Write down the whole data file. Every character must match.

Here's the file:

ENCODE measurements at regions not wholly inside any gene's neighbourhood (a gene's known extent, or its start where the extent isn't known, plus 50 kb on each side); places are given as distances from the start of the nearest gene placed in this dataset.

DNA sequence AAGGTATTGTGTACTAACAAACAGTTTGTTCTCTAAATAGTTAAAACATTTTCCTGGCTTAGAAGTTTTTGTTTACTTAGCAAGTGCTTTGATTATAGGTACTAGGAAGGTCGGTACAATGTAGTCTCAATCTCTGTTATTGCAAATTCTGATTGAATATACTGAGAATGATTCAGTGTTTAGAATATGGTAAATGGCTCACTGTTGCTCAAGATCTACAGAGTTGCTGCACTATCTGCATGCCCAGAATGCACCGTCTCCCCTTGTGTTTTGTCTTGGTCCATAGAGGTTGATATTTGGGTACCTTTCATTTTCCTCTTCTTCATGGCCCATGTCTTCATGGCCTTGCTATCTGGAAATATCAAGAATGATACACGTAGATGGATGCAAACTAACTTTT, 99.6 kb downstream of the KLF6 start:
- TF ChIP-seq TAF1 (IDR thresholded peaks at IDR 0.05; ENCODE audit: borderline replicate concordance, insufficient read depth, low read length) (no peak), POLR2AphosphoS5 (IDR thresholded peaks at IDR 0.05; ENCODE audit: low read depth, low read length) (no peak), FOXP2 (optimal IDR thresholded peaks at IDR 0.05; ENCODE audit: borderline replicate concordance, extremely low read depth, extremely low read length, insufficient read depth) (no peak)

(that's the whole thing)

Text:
ENCODE measurements at regions not wholly inside any gene's neighbourhood (a gene's known extent, or its start where the extent isn't known, plus 50 kb on each side); places are given as distances from the start of the nearest gene placed in this dataset.

DNA sequence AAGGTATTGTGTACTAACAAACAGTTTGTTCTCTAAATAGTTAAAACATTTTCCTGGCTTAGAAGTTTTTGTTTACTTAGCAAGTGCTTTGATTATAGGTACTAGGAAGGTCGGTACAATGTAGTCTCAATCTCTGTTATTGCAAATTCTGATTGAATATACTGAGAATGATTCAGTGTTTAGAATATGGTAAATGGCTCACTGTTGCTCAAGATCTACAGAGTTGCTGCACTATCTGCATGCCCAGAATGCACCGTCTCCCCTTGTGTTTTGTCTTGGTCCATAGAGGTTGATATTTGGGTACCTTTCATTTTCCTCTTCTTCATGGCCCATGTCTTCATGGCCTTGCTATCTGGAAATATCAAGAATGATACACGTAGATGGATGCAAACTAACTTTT, 99.6 kb downstream of the KLF6 start:
- TF ChIP-seq TAF1 (IDR thresholded peaks at IDR 0.05; ENCODE audit: borderline replicate concordance, insufficient read depth, low read length) (no peak), POLR2AphosphoS5 (IDR thresholded peaks at IDR 0.05; ENCODE audit: low read depth, low read length) (no peak), FOXP2 (optimal IDR thresholded peaks at IDR 0.05; ENCODE audit: borderline replicate concordance, extremely low read depth, extremely low read length, insufficient read depth) (no peak)